Henry felt his face flush with anger. He reached to grab her arm. "Are you daft, woman? I am Henry Shaw of the Union Army."

She shook his hand off her arm. "Don't touch me, you filthy Prussian. Barbarian! I have real patients to attend to. Be off with you."

And she walked away in a huff.

He raised himself to a sitting position. Pushing the blanket aside, Henry began to examine himself. There were slashes and cuts all over him.

They looked like bites and claw marks.

Oborotyn, he thought.

He noticed he was out of uniform. He was wearing civilian clothes, the same ones he had worn when he had entered the village stable and discovered his dead horse (a dream?).

What was real and what was not?

He would never find out just sitting there. Henry dangled his legs over the cot, then stood up. He swayed on his bare feet for a second, feeling momentarily dizzy. Then his head cleared so he sat back down to put on his boots, which had been sitting by the bed.

He didn't know where he belonged, but he knew it wasn't here. He walked out of the hospital, passing by wounded men on cots, many with bloody rags wrapped around sawed off stumps that were once whole limbs. He ignored the moanings of despair and the cries of pain as he stepped out the door, blinking in the sunlight, leaving the hospital behind.

Now what? he wondered.

Nothing looked familiar to him; it was as though he were in a foreign country. But, wasn't he?

Nonsense, Henry thought. I am a Sergeant in the Union Army of the United States. I just need to go back home to Trenton. All of this will be over when I go back home. In the meantime, I need to find a saloon. I need a drink.

But there was no saloon around here.

Wait, wasn't a saloon called a trakteer? No, that was what they were called in Prussia.

He wondered what had become of his bay mare. Then he remembered, She'd been killed by the oborotyn.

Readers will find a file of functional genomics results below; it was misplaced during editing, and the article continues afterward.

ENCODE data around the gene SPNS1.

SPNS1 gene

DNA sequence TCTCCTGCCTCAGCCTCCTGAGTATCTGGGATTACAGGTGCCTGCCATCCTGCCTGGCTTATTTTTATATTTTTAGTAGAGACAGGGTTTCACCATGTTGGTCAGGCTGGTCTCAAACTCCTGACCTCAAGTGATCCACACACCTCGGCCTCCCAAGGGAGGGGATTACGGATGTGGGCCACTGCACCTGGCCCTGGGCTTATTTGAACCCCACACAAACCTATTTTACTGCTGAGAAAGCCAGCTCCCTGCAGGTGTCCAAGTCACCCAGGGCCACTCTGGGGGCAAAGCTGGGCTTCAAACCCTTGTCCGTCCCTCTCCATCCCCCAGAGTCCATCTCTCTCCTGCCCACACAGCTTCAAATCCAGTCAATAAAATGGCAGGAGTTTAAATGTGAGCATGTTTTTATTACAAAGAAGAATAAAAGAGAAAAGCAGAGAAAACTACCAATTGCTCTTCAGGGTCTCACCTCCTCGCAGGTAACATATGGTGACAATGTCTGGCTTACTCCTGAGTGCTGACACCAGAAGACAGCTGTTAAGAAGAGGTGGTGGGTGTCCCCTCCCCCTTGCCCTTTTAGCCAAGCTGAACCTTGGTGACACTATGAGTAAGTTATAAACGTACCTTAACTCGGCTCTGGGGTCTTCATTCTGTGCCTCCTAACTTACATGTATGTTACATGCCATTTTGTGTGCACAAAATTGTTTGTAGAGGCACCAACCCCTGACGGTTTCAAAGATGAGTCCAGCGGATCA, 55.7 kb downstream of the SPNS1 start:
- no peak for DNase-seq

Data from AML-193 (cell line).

But this wasn't Prussia, this was the United States; and in any case, there were no werewolves in either country to kill his horse or any other. What had most likely happened was that when he had been wounded in the battle of Gettysburg, someone had stolen his horse.

Either way, he was in danger, because he was a Union Army soldier, and this was Confederate territory. Although he wasn't wearing blue, he still knew he had to escape. So he needed to find the woods.

He had done this once before, hadn't he? Somehow he couldn't remember any details.

He thought he had deserted the Union Army once before through the woods, and he intended to do it again. No one could track him through the woods, so no one would follow him. It was the perfect scenario for a complete disappearance, leaving no trail. His only regret was that he had no horse and therefore had to make the trek on foot.

He knew that once he emerged from the other side of the woods, he would have to leave the United States to evade prosecution for desertion. In which country should he choose this time to make a new home? It seemed he had done this before and had somehow made it all the way to Prussia. But now he couldn't seem to remember how he had done that. There seemed to be a hole in his memory.

Perhaps he should consider Mexico....it was reachable without having to cross an ocean.

Henry found himself walking for many miles. He had purposely chosen a direction opposite from the battle field. He didn't want to pass by the blood and the gore that he knew was there.

The sun was going down by the time he reached a wooded area.

When he stepped into the forest, he was instantly swallowed by foliage. The denseness of the trees and shrubs emphasized the nightfall, creating a surreal, twilight effect. With the darkness came a noticeable decrease in temperature.

The woods seemed to close in around Henry and he could no longer see civilization behind him, leaving him disoriented. Could someone get lost here? Henry wondered. Then he felt angry at himself. Nonsense! The woods are only a few acres across before the river begins, and civilization is only a few miles behind me.

And yet the woods seemed so wild and almost threatening. It was unnerving.

He continued onward, farther into the untamed woods. There were rotted branches lying on the ground, old, moldy leaves left over from the previous autumn, and what appeared to be squirrel or gopher holes in the earth every once in awhile. The ground was lush with short, wild plants that had such big leaves they almost appeared tropical. Trees of all ages were growing, some tall and wide, and some that were young and whip-like.